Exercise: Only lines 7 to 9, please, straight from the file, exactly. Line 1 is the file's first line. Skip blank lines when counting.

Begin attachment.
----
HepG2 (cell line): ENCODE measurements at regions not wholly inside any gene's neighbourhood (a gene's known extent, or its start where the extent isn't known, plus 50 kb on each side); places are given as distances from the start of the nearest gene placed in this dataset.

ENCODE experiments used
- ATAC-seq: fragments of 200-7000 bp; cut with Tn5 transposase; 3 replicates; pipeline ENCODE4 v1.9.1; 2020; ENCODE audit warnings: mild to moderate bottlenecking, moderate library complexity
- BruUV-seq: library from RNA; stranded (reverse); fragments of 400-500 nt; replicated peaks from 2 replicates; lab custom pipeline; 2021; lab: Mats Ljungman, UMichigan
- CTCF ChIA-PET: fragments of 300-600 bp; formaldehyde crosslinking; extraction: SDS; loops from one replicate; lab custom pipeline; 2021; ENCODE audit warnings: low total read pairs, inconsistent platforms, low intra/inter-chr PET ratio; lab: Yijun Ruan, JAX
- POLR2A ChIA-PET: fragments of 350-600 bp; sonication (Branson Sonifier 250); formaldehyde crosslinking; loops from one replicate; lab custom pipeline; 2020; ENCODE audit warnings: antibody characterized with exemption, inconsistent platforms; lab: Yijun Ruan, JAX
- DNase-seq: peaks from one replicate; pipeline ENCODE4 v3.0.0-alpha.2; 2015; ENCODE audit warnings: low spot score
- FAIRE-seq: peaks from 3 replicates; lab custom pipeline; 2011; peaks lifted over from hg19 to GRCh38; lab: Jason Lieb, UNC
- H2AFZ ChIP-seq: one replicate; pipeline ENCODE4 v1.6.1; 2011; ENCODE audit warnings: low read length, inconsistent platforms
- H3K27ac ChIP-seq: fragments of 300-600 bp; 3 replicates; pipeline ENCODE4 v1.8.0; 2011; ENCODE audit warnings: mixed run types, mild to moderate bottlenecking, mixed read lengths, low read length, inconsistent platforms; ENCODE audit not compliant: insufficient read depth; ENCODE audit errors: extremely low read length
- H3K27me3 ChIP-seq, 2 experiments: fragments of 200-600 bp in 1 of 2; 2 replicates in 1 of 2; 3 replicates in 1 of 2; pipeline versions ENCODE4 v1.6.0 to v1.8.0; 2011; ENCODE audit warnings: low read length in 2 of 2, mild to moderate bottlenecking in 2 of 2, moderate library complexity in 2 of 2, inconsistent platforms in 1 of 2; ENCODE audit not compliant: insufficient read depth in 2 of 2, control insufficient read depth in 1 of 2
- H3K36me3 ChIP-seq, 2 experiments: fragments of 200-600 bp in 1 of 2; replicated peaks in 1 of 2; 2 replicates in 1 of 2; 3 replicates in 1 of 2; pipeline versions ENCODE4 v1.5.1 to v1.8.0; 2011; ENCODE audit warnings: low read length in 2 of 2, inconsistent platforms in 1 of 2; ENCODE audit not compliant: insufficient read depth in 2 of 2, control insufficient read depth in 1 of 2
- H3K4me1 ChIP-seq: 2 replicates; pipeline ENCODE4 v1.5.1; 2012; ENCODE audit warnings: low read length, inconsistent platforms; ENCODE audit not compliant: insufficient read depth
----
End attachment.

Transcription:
- DNase-seq: peaks from one replicate; pipeline ENCODE4 v3.0.0-alpha.2; 2015; ENCODE audit warnings: low spot score
- FAIRE-seq: peaks from 3 replicates; lab custom pipeline; 2011; peaks lifted over from hg19 to GRCh38; lab: Jason Lieb, UNC
- H2AFZ ChIP-seq: one replicate; pipeline ENCODE4 v1.6.1; 2011; ENCODE audit warnings: low read length, inconsistent platforms